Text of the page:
How to Start a Course

1. Choose the course(s) you think your prospective group would like. Groups work best with 8-12 people.

2. Catamount (CEI) can provide you with fact sheets about the courses, calendar announcements, press releases, flyers, and course books to help promote the course.

3. There are two tracks for starting a course:

a. Offer an Introductory Presentation

You build interest in participating in a course group and advertise a particular date, time, and place at which a CEI representative offers an introductory presentation. The representative will describe the course and explain how it works.  He or she will bring a set of course books. Everyone who wants to participate will purchase a course book ($20) and choose the starting date, time, and site for their group’s gatherings.  If more than 14 people are interested, people can form a second course group.

b. Begin with the first discussion session

Many organizers are able to connect with potential participants and can distribute course books and collect course book payments. These groups may choose to skip an introductory presentation. They choose a first discussion session date, time, and site, and ask participants to read the first session materials before the first discussion session.

4. CEI may be able provide a volunteer to facilitate the first discussion session. This volunteer will be someone who has participated in another group and has had some facilitation training by a CEI staff or volunteer.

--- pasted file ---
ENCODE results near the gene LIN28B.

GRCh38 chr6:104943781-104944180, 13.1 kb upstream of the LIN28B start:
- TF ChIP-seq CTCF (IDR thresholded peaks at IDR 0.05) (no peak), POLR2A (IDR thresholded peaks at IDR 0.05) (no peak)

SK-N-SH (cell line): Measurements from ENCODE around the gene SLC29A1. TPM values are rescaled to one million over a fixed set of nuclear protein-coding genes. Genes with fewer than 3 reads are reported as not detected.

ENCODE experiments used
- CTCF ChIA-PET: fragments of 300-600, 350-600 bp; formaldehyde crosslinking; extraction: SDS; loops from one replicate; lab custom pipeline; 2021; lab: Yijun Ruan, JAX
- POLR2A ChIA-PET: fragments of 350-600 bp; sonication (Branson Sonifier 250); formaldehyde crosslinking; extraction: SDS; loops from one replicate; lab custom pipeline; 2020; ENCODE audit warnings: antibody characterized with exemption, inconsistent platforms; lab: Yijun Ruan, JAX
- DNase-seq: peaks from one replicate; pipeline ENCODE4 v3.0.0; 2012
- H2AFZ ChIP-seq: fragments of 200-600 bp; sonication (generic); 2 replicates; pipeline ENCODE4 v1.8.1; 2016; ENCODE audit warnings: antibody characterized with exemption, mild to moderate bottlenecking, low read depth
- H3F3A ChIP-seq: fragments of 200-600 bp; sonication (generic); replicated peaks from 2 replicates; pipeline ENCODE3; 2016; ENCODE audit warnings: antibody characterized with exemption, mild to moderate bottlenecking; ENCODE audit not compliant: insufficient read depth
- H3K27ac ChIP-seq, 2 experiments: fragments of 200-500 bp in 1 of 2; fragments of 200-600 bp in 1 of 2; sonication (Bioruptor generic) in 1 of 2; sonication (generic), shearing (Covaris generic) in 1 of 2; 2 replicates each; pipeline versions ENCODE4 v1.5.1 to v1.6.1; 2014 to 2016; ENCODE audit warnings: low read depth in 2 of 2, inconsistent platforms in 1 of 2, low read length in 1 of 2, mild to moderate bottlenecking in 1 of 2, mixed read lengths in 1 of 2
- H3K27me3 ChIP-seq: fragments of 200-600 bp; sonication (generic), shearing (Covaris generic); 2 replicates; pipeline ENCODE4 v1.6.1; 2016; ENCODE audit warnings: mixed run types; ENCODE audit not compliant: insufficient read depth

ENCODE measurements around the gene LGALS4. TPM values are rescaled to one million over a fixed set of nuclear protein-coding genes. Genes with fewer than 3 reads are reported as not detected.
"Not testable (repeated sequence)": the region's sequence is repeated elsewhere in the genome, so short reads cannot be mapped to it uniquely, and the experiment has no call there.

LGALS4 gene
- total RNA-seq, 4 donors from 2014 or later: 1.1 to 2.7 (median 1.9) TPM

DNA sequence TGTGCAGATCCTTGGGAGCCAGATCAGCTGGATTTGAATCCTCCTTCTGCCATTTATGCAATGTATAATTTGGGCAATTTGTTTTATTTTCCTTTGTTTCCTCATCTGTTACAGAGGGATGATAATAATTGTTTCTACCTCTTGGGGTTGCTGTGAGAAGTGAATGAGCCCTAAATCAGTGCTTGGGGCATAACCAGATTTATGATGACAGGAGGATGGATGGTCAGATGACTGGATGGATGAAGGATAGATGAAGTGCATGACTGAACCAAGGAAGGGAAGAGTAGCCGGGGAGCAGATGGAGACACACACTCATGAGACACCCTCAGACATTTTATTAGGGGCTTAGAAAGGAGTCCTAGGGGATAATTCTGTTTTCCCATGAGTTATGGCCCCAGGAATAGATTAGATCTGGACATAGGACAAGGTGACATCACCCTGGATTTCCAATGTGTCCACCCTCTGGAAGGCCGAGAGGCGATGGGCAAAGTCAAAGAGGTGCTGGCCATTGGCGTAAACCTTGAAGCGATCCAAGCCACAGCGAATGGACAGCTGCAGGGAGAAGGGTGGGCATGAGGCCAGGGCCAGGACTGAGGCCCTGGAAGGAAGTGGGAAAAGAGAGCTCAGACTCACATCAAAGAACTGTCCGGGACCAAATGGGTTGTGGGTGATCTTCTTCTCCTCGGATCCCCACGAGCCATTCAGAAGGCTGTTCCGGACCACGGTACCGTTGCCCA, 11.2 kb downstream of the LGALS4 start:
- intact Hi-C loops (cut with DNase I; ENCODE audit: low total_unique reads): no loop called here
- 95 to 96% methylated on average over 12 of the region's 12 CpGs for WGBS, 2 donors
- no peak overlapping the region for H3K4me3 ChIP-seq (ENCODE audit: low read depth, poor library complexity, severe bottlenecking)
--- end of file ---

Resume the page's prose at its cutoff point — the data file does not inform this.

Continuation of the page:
5.    Course groups meet for a 1 – 1 1/2 hour session (usually weekly).  The only cost to participants is the course book. The Vermont Department of Libraries has sets of a dozen of the Menu for the Future, Choices for Sustainable Living and Voluntary Simplicity course books available on loan (through CEI).

Participants’ Roles

1. Participants should attempt to attend all or nearly all of the sessions.

2. Facilitation rotates among group members. The course book has clear facilitation guidelines and the CEI volunteer will serve to demonstrate the role of facilitator. People who aren’t comfortable serving as facilitator don’t have to serve in the role. Another rewarding opportunity for all course members is to provide an “opener” at the beginning of each gathering. Each session a different group member will share a short personal story related to the topic. This is an opportunity to be creative. People briefly share objects, do visualizations and other creative activities that relate to the topic.

At the end of the course

CEI appreciates having participants complete evaluation forms to help us continue to improve the course materials and process. Many groups have an additional session, often with a potluck. It gives participants an opportunity to reflect on and celebrate their group’s experience and discuss follow-up options.